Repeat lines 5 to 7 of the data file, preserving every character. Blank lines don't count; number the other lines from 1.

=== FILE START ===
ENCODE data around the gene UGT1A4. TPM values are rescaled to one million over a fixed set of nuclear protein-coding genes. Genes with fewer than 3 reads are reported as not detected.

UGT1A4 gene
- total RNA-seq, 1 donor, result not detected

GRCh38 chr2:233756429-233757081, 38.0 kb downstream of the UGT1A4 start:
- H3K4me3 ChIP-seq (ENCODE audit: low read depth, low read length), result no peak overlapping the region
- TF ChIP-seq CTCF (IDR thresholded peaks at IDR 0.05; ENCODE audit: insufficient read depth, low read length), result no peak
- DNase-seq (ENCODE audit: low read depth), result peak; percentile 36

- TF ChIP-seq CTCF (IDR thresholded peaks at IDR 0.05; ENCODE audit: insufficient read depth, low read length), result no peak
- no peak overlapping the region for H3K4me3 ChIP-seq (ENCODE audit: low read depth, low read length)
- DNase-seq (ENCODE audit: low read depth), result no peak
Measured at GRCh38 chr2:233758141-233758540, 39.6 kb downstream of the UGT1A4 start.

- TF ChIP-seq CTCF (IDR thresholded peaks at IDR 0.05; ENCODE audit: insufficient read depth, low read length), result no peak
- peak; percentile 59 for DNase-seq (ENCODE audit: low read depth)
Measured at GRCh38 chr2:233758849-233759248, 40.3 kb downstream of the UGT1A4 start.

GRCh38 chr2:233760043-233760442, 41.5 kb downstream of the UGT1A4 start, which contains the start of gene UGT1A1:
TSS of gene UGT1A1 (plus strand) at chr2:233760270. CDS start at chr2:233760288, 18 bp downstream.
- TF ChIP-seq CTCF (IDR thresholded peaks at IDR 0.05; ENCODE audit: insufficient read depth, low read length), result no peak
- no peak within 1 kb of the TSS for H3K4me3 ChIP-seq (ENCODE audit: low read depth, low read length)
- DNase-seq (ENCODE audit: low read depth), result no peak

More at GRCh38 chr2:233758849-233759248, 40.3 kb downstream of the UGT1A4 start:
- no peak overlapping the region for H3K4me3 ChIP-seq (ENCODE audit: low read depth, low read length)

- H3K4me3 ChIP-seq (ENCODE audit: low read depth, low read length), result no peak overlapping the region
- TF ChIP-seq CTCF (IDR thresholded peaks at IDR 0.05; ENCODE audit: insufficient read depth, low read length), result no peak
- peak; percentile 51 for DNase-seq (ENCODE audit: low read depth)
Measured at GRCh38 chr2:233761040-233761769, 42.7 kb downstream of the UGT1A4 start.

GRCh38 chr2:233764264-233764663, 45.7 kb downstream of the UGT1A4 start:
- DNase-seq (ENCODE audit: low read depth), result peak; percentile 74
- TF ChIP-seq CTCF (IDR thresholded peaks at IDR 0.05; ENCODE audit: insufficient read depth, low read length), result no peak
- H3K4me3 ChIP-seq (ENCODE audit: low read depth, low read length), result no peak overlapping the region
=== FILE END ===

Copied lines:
- H3K4me3 ChIP-seq (ENCODE audit: low read depth, low read length), result no peak overlapping the region
- TF ChIP-seq CTCF (IDR thresholded peaks at IDR 0.05; ENCODE audit: insufficient read depth, low read length), result no peak
- DNase-seq (ENCODE audit: low read depth), result peak; percentile 36